A Mnemonic for the 75th Parallel North that uses Nonsense Syllables.

The Mnemonic.

Ga Ba Ka La Ra Ba Da Ga.

This recalls the Greenland Sea, the Barents Sea, Krasnoyarsk Krai, the Laptev Sea, the Arctic Ocean, the Beaufort Sea, Devonshire Island, and finally Greenland and the fact that all of them are at a longitude that is a multiple of 45 degrees east. The latter is indicated by the vowel being a “a”.

Thus Ga (the Greenland Sea) is “at” 0 degrees east (meaning in this context that it contains the intersection of the prime meridian and the 75th parallel north).

Ba (the Barents Sea) at 45 degrees east,

Ka (Krasnoyarsk Krai, Russia) is at 90 degrees east,

La (the Laptev Sea) is at 135 degrees east,

Ra (the Arctic Ocean) is at 180 degrees east (called just “Arctic Ocean” because there seems to be no (other) named sea there, and encoded as Ra because “R” is the earliest consonant in “Arctic”),

Ba (the Beaufort Sea) is at 225 degrees east (AKA 135 degrees west),

Da (Devonshire Island, Canada) is at 270 degrees east (AKA 90 degrees west),

Ga (Greenland) is at 315 degrees east (AKA 45 degrees west).


This works on the same system as, and complements the mnemonic for the eastern hemisphere part of the 45th parallel north as described in this article:

The 75th parallel north is interesting because it goes around the Arctic Ocean touching all the major most northerly bits of land and all the peripheral seas of the Arctic Ocean. Thus one really knows the map of the Arctic Ocean well having memorized the 75th parallel.

There is a startling amount of distortion in the map of the world as compared to the globe in the areas near the poles, so it is great to be familiar with these areas.


Ga Ba Ka La Ra Ba Da Ga has two Ba’s, and two Ga’s and so it occurred to me that to distinguish them, one could have the zones in the western hemisphere have their names nasalized. Thus the first “Ga” might rhyme with “bar” as pronounced in UK English of the RP variant, while the second “Ga” might be pronounced to sound like French “gant” (which is the French word for “glove”). Likewise Ra and Ba would rhyme with “gant” of French, and Da would sound like French “dans” (which is the French word for “in”).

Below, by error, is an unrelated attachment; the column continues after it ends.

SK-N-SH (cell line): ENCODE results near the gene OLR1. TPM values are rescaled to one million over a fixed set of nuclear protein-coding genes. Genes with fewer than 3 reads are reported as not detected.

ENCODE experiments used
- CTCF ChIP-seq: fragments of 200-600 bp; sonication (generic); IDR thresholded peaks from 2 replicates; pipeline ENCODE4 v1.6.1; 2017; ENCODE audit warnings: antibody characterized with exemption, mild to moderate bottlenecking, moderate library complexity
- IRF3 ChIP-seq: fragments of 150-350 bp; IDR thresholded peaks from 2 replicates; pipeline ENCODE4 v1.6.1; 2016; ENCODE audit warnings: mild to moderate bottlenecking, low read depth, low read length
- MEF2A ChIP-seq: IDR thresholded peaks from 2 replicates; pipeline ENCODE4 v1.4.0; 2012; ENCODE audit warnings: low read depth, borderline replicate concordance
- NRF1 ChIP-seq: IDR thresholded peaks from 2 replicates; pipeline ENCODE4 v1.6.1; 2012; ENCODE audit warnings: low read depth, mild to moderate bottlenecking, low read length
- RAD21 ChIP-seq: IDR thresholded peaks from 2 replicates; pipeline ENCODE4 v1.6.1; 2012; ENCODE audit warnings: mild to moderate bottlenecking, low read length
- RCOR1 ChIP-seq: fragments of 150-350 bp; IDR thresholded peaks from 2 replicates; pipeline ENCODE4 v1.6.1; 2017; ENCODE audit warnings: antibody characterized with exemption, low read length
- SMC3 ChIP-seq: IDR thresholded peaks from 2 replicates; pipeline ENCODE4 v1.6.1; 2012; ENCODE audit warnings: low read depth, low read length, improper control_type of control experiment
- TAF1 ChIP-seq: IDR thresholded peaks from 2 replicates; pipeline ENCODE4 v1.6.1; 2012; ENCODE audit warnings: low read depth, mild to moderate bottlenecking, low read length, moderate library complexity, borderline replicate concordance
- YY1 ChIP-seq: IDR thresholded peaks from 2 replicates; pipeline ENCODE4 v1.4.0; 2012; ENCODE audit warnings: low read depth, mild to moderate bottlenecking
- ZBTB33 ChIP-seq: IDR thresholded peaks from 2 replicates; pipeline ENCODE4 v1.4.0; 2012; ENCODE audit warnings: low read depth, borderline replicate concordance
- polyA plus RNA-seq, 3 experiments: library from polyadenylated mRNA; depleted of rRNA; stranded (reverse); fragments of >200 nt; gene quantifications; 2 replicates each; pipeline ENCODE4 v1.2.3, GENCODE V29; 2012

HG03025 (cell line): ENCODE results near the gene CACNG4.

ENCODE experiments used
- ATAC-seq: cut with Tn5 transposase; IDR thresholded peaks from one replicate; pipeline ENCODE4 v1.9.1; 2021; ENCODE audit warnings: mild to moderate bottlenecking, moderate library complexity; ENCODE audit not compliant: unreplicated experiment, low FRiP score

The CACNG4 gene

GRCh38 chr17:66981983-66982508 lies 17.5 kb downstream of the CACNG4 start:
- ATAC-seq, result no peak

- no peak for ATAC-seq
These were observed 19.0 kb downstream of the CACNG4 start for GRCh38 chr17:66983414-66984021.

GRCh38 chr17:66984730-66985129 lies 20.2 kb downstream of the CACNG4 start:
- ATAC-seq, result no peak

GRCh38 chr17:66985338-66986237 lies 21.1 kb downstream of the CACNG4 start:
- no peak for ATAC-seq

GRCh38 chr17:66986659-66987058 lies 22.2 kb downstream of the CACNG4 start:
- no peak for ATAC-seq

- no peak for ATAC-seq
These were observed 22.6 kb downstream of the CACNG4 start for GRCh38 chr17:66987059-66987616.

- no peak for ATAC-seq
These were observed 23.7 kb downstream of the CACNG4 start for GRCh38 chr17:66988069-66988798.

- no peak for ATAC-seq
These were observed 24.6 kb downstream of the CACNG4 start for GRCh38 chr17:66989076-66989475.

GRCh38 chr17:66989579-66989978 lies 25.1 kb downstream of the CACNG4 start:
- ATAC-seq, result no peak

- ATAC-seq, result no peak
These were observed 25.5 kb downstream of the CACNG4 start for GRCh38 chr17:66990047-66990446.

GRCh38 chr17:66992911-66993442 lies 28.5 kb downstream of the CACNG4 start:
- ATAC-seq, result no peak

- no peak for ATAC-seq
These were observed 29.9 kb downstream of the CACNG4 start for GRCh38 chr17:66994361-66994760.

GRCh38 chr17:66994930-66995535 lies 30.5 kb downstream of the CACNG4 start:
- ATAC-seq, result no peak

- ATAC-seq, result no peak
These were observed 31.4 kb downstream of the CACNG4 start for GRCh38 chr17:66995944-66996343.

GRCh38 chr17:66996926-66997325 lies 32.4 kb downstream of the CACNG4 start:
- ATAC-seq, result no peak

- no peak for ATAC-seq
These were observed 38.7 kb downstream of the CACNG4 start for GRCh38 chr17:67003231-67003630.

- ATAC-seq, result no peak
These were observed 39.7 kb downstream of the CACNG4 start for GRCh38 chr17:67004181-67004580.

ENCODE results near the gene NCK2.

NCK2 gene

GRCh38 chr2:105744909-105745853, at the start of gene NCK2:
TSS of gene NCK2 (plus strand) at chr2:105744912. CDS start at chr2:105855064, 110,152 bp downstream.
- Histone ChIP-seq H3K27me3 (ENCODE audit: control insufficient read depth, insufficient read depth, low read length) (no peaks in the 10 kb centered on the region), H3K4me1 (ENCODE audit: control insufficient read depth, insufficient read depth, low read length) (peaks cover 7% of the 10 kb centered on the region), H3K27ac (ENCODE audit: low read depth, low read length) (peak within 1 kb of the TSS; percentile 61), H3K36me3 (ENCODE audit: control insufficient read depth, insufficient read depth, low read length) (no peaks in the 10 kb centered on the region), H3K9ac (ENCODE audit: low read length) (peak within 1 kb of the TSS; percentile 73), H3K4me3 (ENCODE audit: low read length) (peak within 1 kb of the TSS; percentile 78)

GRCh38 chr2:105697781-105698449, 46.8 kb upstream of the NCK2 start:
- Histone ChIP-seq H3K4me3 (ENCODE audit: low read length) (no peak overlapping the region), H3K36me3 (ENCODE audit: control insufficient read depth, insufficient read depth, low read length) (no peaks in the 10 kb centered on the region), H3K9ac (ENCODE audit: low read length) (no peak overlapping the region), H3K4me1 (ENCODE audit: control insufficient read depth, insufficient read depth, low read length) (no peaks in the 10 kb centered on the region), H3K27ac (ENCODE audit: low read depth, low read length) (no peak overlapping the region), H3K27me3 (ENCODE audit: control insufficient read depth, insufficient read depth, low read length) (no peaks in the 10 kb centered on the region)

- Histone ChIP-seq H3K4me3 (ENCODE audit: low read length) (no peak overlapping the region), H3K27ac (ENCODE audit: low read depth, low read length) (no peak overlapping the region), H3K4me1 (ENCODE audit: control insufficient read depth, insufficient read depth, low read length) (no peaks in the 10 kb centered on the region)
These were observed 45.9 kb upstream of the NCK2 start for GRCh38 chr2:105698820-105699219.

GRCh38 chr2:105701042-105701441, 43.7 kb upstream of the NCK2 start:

The Number of Syllables.

Normally I like to have the number of syllables in a nonsense syllable mnemonic be a multiple of five, for easy recall and easy counting off on one hand (iterated), but in this case, it is easy to recall that it is eight syllables long, and it seems natural, because each syllable refers to, and recalls, a different multiple of 45 degrees of longitude, and 45 degrees is one eighth of 360 degrees.

On the other, if it were desired to have ten syllables, fifteen syllables, or any other number of syllables greater than eight, one can simply find (preferably interesting) areas cut by the 75th parallel and add them. For example, one could add the Kara Sea (that contains the intersection of the 75th parallel with the 75th meridian east), which would add Ku to make the mnemonic nine syllables long:

Ga Ba Ku Ka La Ra Ba Da Ga

Adding Baffin Bay, which contains the intersection of the 75th parallel with the 75th meridian west, adds Bi, to make the mnemonic ten syllables long:

Ga Ba Ku Ka La Ra Ba Da Bi Ga.

Likewise, one can add syllables without limit by finding other interesting areas cut by the 75th parallel.

Photo by Martin Sanchez on Unsplash



Get the Medium app

A button that says 'Download on the App Store', and if clicked it will lead you to the iOS App store
A button that says 'Get it on, Google Play', and if clicked it will lead you to the Google Play store
Matthew Christopher Bartsh

Matthew Christopher Bartsh

I always follow back. I usually follow anyone who makes an interesting or okay response to one my articles. I often clap. I never give fewer than fifty claps.